By David E. Petzal and Phil Bourjaily
This happened to a friend of mine whom I will call Ernest because that is not his name. Anyway, Ernest is returning from Edmonton to Austin via Denver, on Air Canada (which is pretty ominous right there), has cleared both U.S. Customs and security in Edmonton, and has upgraded to first class. The doors are about to close when an Air Canada functionary accosts him and asks if he is the gentleman traveling with the firearm. Ernest says yes, he is.
“Well then,” says the AC person, “would you mind giving me the key to your case? It needs ADDITIONAL SCREENING.”
“Why?” asks Ernest. “It’s already been checked twice.”
“I don’t know [Independent research shows that these three words are used more by airline employees than any others] sir, but we can’t take off until the screening is performed.”
Well, now the other passengers are starting to turn and stare, and their expressions are not supportive, so Ernest turns over the key and says can he please get it back before takeoff because it’s the only one he has. Of course, says the AC person, who then departs for who knows where.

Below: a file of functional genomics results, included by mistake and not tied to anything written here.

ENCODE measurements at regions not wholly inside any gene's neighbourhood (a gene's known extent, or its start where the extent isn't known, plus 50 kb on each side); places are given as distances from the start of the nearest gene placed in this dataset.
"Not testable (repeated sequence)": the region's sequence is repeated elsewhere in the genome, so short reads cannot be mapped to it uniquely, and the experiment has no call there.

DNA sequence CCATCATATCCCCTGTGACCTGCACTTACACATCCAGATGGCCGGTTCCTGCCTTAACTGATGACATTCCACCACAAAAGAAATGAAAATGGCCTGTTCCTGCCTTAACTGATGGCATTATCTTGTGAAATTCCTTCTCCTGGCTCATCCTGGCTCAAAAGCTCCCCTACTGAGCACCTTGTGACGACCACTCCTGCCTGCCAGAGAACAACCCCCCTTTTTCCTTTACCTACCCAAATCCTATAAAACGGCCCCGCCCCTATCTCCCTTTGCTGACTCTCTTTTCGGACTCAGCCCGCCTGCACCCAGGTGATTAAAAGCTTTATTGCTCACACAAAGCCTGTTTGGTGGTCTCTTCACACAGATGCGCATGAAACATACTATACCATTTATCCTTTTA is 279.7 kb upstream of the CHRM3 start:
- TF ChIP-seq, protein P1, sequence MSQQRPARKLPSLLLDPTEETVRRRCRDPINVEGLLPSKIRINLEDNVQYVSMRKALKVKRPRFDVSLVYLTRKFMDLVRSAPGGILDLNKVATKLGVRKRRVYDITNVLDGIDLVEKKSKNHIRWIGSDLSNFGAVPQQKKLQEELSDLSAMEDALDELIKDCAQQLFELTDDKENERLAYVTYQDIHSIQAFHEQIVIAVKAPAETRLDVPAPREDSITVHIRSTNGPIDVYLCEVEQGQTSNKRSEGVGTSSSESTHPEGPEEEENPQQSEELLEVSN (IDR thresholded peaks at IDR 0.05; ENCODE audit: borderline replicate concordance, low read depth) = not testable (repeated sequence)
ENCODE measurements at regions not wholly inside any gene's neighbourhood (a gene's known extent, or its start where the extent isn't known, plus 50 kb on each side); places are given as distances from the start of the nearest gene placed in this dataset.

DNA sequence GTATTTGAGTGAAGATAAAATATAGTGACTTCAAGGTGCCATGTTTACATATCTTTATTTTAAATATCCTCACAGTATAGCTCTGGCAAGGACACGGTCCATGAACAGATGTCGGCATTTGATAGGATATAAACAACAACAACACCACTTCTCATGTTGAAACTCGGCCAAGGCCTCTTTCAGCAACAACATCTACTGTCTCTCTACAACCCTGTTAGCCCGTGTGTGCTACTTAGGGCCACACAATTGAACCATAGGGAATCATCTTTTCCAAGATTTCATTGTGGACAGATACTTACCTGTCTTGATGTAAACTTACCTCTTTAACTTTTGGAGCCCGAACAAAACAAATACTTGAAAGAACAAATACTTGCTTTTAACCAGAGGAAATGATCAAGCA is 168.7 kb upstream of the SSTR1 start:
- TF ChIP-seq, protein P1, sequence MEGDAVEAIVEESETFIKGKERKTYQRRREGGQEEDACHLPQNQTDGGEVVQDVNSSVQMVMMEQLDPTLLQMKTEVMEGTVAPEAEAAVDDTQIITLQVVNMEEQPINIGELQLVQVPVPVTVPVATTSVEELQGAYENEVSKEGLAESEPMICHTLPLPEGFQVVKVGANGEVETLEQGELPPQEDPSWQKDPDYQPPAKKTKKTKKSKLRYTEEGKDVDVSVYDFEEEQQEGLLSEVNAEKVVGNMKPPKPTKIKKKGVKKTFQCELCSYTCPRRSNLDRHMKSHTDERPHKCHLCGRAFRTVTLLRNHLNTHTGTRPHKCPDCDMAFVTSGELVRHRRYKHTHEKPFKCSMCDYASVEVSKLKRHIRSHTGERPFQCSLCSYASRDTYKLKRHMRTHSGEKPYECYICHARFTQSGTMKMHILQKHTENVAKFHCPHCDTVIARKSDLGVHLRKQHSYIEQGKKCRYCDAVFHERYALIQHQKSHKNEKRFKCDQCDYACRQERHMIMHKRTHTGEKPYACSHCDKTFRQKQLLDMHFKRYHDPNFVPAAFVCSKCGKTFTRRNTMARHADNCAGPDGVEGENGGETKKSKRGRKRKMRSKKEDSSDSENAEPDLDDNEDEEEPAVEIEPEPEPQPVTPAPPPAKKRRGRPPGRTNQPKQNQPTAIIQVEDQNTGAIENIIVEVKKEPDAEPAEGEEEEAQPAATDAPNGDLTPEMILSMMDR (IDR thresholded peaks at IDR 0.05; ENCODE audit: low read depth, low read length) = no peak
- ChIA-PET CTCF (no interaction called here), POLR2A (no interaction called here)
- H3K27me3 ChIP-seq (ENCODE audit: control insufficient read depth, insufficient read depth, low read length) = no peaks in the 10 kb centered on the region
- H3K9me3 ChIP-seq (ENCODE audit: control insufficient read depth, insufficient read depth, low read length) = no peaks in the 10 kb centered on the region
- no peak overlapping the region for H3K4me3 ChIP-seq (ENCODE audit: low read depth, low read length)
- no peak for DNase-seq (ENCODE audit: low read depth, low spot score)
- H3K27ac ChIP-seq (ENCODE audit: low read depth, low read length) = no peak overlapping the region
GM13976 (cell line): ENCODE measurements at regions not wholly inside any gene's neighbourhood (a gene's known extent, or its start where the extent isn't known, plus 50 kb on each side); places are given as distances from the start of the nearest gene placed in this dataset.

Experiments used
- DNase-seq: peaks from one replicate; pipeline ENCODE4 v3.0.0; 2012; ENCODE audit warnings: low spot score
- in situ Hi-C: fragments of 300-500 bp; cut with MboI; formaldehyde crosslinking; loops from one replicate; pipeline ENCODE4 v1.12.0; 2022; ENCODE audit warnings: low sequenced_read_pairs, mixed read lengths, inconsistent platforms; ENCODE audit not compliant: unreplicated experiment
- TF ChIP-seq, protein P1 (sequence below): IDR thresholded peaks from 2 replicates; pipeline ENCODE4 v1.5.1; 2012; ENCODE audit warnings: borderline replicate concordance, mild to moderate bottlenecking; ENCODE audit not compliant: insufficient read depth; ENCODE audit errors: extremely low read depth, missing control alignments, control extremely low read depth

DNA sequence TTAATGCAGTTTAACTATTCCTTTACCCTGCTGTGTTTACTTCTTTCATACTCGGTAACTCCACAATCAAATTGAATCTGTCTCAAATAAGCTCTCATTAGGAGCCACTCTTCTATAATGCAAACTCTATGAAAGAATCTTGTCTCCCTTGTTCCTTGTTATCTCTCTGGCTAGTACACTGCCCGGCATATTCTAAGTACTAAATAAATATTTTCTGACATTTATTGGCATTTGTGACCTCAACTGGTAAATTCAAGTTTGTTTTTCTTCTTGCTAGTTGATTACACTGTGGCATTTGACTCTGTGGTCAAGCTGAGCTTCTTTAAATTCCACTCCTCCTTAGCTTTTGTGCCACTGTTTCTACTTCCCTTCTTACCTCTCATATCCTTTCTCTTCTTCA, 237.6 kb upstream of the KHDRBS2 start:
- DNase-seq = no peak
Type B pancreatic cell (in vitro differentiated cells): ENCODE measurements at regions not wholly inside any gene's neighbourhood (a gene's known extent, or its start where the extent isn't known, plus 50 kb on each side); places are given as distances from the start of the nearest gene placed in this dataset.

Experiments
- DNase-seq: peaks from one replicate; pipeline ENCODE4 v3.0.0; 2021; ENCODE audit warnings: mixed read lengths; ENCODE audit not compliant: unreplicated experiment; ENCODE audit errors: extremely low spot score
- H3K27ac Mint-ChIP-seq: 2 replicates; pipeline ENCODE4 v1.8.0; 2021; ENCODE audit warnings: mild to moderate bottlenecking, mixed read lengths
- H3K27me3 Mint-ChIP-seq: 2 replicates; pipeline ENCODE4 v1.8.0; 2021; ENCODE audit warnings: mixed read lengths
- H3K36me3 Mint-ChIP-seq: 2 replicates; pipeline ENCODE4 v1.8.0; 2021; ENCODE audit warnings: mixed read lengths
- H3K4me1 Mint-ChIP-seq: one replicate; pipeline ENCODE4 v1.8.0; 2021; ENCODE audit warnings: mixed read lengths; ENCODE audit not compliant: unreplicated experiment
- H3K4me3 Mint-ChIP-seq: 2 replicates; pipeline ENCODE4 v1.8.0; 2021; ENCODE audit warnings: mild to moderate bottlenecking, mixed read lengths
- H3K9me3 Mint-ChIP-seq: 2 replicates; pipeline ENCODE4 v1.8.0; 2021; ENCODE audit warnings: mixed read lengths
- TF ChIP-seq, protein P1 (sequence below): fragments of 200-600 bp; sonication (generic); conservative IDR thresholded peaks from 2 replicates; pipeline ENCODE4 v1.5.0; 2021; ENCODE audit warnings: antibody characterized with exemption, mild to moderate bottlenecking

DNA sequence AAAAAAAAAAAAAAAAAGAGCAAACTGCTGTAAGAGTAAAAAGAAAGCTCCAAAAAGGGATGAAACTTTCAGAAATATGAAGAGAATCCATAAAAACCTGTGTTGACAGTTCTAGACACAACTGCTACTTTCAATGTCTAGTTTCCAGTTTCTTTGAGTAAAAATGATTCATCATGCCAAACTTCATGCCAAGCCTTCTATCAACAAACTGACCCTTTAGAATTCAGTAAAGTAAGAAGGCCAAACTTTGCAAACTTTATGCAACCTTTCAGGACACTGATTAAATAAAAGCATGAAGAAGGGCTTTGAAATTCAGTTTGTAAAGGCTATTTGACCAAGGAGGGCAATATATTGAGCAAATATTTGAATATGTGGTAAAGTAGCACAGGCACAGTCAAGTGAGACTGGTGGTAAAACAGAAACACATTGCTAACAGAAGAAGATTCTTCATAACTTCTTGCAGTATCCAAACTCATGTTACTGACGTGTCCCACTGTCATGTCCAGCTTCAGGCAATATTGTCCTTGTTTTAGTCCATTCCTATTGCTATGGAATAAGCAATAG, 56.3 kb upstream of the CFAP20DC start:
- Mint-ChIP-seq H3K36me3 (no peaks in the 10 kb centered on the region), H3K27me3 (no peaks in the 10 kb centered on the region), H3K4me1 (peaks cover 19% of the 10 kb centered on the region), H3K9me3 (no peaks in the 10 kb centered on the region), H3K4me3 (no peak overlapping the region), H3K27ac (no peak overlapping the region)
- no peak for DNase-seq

And so a few minutes elapse, and the doors close, and the plane backs out of its gate, and there is no AC person and no key. And Ernest is now sweating—pardon the expression—bullets. In fact, he is so unhinged that he asks the flight attendant to speak to the pilot and ask him what the hell, but there is no help on that end, either.
And so they finally land in Austin, and the pilot, to his great credit, accompanies Ernest to the baggage claim to find out what the hell, and before you know it, there is Ernest’s gun case on the conveyor belt with the key taped to the handle in direct violation of every FAA, TSA, or Canadian regulation I’ve ever heard of.
Ernest wants to file a complaint with the FAA, but thinks that a) it wouldn’t do any good; and b) his name would be placed on a watch list. He still has no idea what the ADDITIONAL SCREENING was about, and will never know.